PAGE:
At last Yehudah-Leib overcame all the obstacles and emigrated to Eretz Yisrael in 1922. Upon arriving in the country Yehudah-Leib managed to find work in Jerusalem. He was one of the happy of the world, the sparks of his soul reached a single perfection. He lived by the labour of his hands in Jerusalem, approaching starvation from his meager bread, praying daily with the community of Chabad, set aside hours for Torah.

But his work did not leave him much time. Long periods of want arrived. In the years of depression in the country, 1926-1927, economic deprivation reached the house of Yehudah-Leib, reached its limits. Lacking everything, his father in his letters demanded that he return to London and they would make a living together. “Your son should not go down together with you [to the grave] “ was Yehudah-Leib’s answer. In the end he went to work at the Diskin Orphanage. He carried out his work faithfully and diligently. While he was attending the orphans of the institution he was obliged to add to them his son, aged four, who was orphaned from his mother who died at the beginning of 5689 [1929] in a car accident.

On Friday 17th of Av, during an attack by Arabs on the Rabbi Diskin Orphanage in the suburb Givat Shaul, Yehudah-Leib was severely wounded. Four days he lay struggling with the suffering of death. He passed away on Monday 20th Av.”

Yehudah-Leib’s first wife died in London and he remarried in Jerusalem Minna Moseieff of an old Hebron family related to the Lubavitcher Rebbe. Their only son Avraham was born in 1925. In 1977 attempts were made to trace this son and an elderly official of the Diskin Orphanage related that there was tension between Yehudah-Leib and Minna. She demanded a divorce which Yehudah-Leib refused. During a visit to Jerusalem by the Lubavitcher Rebbe Yosef-Yitskhak Shneerson, attempts were made to persuade Yehudah-Leib to give the divorce. The Rebbe summoned him to the Amdursky Hotel and commanded him to grant the divorce. But Yehudah-Leib refused. The situation reached a tragic end with the death of Minna in a car accident on the 17th of Shevat 5689 [1929]. Both Minna and Yehudah-Leib are buried in the Chabad section of the cemetery on the Mount of Olives. The orphan son, Avraham grew up and lived with his family in Beersheva under the Hebrew form of his surname “Yahalomi”.

6) Zev Wulf (also known as Velvel), born 1856, died 1920 in Korsovka.
Operated a farm on the outskirts of Korsovka, perhaps the property which belonged to his father David. This was located near the Jewish cemetery near “Naudas Kalns” the infamous site of the massacre of the Jews in 1941.

Eda - U.S.A.
Shmuel (1882-1943 Siberia),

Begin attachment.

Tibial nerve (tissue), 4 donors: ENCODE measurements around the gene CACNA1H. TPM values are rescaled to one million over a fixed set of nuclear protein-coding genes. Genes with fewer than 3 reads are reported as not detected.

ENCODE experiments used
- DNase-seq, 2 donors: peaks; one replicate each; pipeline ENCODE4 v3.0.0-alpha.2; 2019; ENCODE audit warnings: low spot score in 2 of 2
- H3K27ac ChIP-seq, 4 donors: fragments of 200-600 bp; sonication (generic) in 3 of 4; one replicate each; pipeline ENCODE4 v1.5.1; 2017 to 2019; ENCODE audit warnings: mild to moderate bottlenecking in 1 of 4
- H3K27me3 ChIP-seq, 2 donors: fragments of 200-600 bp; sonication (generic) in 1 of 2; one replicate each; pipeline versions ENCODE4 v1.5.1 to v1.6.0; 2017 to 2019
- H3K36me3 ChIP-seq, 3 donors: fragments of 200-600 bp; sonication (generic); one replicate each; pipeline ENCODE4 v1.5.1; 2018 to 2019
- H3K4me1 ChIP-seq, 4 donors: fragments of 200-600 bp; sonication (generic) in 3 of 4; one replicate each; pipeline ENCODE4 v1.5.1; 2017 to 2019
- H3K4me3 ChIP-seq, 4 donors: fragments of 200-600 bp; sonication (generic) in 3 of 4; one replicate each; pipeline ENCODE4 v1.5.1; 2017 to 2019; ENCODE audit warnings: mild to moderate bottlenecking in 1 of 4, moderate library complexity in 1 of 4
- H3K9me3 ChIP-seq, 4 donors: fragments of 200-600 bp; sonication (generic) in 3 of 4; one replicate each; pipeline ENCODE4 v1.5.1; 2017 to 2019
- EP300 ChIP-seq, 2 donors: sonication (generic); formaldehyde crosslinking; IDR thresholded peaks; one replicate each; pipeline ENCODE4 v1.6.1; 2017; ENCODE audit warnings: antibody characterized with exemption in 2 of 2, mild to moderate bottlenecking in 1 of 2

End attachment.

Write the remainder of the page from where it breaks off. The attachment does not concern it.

Getzel (died in Russian exile)
Avraham (killed in Korsovka in 1941)
Eliyahu (died in Kokand in 1942),
David , Haifa
Yekhezkel or Khatzkel, Kfar Blum.
Gershon (killed in the Holocaust)
Seeka (killed while serving in the Latvian army).

Zev Wulf’s son Shmuel
Escaped with his wife across the Latvian/Russian border when the Germans invaded Latvia. Perished from the rigours of life in exile in Siberia.

Family of Shmuel Dimantshetin, Korsovka c. 1934

Shmuel’s son Eizik survived the Riga Ghetto and was deported to Stuthoff concentration camp.

Eizik Dimantshtein, Israel 1987.

The few survivors were evacuated to Sweden and liberated en route when the war ended May 8, 1945. Eizik lived for several years in Sweden and then immigrated to Israel where he worked as an engineer. He provided considerable material about his family. The following are excerpts (translated from Hebrew and Yiddish) of an interview in 1987 by Chaim Freedman, published in "The Pen and The Blade".

“My grandfather Velvel was married first to Gitta and then to Minna by whom he had four sons. We are Leviim and Chassidim. In our township there were two or three synagogues for the Chassidim and two or three for the Misnagdim. My grandfather and grandmother lived not far from the cemetery and all the time one had to pass their house.
In our township on Simkhat Torah the Chassidim would open the large oven and take out the Tsimmes and walk from house to house. It was a jolly time. That was the way with the Chassidim. The Misnagdim did not act that way. In our town was a secondary school where you could matriculate. Then I served for two and a half years in the Latvian army. Due to the anti-bourgeois feeling in Korsovka after the Soviet takeover in 1940 I went to Riga to work. There my sisters and brother were studying at the university. On the first day of the occupation Zhenia and Gitta were rounded up with large numbers of women, herded to the central prison and killed. Volinka was taken with men to the forest and killed. I was saved since the place where I was living was not included in the roundup.

I was actually in Riga when the war started as were two uncles Getzel and Eliyahu, sisters Zhenia, Gitta and brother Volinka (Zev-Wulf). In Korsovka remained my father Shmuel and Avraham. My father was engaged in the forest trade, timber, produce and flax. He would buy from the peasants and ship to Riga. They called it a “Handler In Vald’. Flax was a rich and honorable trade in Latvia. One needed a government license.

My parents lived in Korsovka with my sister Rivka and they fled as soon as the war started. Those who remained in Korsovka were rounded up and killed. I think Avraham was one of those killed. My father died in Kokand in 1943 of typhus. My mother with Rivka returned to Riga after the war.